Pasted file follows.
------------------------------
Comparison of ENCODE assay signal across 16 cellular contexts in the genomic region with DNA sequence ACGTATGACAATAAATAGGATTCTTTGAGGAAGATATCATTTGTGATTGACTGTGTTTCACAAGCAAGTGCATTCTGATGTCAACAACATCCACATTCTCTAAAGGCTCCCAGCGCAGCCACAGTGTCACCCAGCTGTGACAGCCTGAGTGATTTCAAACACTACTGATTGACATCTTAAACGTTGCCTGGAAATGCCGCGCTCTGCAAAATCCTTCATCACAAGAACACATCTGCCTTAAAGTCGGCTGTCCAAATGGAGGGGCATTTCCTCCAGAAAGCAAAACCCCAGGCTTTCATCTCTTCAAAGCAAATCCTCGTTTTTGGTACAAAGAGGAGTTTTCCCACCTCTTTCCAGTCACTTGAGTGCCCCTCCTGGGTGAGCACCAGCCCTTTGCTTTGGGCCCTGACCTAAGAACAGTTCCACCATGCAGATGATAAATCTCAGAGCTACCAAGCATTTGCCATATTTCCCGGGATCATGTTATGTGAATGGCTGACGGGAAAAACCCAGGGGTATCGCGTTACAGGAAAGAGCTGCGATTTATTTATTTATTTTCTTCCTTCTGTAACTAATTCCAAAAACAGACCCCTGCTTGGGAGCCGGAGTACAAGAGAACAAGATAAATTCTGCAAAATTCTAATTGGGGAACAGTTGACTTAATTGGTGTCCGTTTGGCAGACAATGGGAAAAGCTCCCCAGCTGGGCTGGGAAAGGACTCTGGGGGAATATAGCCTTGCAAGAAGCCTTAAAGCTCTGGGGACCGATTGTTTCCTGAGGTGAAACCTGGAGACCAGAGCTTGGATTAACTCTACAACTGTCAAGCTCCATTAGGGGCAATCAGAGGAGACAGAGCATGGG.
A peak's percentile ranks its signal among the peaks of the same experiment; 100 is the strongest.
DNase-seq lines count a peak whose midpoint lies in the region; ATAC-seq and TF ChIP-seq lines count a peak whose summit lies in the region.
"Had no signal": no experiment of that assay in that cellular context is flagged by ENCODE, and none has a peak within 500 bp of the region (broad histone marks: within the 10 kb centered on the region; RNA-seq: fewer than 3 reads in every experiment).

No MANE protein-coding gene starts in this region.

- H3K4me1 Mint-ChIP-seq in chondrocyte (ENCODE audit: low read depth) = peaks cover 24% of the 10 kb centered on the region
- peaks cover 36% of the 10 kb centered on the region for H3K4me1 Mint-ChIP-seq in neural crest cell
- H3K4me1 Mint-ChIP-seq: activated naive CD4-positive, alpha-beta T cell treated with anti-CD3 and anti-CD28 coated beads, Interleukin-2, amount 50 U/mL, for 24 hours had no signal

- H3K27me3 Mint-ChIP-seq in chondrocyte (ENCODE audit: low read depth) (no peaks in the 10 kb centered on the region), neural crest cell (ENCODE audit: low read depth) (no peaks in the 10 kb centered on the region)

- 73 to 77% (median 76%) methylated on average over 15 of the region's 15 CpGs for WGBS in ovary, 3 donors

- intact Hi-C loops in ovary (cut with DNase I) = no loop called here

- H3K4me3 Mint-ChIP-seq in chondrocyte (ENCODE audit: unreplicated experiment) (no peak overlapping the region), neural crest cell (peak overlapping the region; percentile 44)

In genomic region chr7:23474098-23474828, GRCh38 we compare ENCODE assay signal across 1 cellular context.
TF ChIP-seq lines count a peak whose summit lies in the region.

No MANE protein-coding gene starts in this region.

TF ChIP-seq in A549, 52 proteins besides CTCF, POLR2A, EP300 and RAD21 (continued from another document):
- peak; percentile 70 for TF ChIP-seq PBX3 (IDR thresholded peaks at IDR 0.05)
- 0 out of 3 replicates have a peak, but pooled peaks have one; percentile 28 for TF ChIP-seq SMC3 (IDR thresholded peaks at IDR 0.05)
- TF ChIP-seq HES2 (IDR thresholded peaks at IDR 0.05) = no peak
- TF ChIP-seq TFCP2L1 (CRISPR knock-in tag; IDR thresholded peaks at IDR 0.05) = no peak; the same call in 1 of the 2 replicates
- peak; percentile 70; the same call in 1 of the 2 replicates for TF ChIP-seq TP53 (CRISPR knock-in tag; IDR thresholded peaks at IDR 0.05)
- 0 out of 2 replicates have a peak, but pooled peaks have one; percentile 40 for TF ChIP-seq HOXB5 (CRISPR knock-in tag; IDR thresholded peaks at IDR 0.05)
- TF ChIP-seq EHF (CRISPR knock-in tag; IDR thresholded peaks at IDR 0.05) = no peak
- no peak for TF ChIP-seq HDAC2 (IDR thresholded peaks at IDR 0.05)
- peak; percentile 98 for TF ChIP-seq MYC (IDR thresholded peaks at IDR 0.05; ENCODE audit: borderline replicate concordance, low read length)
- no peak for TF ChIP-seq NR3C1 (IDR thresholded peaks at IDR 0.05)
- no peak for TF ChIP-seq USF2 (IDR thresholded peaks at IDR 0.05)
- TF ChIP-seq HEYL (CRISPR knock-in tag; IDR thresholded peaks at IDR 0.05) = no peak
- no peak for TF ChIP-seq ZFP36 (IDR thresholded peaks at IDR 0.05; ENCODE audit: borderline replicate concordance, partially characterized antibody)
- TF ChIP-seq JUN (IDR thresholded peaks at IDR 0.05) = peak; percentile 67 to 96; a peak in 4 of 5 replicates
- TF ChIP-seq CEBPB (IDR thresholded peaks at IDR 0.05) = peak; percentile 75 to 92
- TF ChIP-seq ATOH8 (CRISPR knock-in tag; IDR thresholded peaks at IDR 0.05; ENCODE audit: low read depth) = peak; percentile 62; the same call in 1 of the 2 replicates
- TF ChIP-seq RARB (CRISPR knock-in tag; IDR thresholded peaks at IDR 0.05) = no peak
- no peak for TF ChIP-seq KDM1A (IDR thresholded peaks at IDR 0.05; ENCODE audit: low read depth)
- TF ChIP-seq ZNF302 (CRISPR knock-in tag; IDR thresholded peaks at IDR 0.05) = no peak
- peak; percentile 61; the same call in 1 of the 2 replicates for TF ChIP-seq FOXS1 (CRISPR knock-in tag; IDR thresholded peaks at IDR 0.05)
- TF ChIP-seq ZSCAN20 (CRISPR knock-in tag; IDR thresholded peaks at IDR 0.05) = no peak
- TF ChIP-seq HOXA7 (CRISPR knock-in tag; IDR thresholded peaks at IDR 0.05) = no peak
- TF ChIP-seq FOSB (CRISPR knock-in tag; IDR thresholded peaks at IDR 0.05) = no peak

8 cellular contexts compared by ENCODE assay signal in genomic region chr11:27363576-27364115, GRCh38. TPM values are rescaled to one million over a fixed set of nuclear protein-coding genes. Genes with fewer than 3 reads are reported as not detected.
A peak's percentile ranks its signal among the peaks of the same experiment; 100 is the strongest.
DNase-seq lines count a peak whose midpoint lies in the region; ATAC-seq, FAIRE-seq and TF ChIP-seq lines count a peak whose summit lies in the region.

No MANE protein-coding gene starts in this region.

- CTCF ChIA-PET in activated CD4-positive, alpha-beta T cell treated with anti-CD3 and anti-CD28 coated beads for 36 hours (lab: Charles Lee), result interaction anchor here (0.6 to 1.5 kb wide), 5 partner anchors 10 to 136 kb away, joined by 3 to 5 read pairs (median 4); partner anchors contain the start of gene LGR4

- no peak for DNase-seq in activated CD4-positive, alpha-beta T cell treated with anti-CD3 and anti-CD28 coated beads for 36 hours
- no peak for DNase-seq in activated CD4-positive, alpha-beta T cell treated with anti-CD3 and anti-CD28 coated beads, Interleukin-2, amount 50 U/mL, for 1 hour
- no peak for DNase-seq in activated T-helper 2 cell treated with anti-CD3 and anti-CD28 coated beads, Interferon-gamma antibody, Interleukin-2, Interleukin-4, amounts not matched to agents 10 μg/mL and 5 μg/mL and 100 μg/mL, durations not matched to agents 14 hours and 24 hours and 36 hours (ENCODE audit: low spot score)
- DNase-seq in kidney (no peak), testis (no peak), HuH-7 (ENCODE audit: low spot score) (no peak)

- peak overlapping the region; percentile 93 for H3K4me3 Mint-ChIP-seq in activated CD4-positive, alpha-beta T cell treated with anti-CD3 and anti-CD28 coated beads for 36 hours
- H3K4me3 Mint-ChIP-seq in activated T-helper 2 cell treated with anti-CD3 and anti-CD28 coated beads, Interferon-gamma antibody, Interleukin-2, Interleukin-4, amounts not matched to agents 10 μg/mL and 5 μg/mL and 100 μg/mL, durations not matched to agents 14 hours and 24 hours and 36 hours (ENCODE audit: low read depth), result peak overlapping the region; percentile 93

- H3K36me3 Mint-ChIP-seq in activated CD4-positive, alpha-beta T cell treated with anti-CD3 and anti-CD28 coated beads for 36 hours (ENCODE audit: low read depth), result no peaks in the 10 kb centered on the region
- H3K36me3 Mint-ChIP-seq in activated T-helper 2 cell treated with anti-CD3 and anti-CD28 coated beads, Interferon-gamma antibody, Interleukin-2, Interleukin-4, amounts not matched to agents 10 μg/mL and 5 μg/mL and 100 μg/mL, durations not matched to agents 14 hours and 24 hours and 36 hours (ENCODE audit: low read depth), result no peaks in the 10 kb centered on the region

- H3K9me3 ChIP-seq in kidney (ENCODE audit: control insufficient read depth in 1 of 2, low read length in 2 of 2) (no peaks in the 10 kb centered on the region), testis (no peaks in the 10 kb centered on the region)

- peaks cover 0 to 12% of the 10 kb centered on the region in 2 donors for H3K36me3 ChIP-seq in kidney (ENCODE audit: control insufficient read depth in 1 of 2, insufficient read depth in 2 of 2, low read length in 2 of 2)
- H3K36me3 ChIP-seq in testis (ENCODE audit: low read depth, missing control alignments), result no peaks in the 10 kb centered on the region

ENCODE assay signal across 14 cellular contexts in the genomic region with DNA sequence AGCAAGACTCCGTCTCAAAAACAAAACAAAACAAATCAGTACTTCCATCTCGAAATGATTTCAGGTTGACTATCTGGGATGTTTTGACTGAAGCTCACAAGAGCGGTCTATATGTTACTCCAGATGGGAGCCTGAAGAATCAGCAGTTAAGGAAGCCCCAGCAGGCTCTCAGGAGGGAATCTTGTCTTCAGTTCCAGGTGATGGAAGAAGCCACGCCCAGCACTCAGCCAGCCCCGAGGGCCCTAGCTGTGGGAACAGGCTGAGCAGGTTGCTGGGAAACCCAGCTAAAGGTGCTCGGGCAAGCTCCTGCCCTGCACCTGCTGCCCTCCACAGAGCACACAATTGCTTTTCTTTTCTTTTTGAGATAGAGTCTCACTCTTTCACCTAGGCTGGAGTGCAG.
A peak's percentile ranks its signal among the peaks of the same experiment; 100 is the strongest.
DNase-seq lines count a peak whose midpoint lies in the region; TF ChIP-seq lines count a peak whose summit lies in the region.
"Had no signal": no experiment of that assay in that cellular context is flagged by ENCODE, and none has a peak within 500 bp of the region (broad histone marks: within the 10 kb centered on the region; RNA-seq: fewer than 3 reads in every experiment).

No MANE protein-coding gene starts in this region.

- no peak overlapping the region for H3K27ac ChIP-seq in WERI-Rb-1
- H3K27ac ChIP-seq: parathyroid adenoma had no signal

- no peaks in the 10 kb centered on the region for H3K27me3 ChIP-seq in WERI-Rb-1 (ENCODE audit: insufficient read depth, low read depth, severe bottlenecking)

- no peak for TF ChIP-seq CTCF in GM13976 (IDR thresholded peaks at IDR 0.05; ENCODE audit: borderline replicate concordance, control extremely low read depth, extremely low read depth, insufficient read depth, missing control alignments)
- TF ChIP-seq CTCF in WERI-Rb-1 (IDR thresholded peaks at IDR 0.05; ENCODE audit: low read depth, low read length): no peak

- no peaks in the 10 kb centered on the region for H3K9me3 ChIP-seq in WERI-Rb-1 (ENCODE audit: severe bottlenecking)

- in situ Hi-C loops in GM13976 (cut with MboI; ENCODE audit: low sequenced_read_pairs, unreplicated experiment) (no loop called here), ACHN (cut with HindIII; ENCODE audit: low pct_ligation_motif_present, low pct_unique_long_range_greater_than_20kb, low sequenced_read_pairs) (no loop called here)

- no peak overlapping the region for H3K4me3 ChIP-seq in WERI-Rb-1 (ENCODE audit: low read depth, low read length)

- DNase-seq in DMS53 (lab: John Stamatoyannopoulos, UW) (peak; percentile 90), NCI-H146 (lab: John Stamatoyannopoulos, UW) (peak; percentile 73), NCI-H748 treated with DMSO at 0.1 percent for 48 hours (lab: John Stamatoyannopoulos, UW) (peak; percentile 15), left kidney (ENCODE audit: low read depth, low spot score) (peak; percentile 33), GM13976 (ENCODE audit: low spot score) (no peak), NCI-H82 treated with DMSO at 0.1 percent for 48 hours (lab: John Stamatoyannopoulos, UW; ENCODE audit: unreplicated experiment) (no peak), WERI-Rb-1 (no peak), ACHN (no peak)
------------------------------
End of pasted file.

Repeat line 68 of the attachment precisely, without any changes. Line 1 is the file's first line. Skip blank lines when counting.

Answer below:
- no peak overlapping the region for H3K4me3 ChIP-seq in WERI-Rb-1 (ENCODE audit: low read depth, low read length)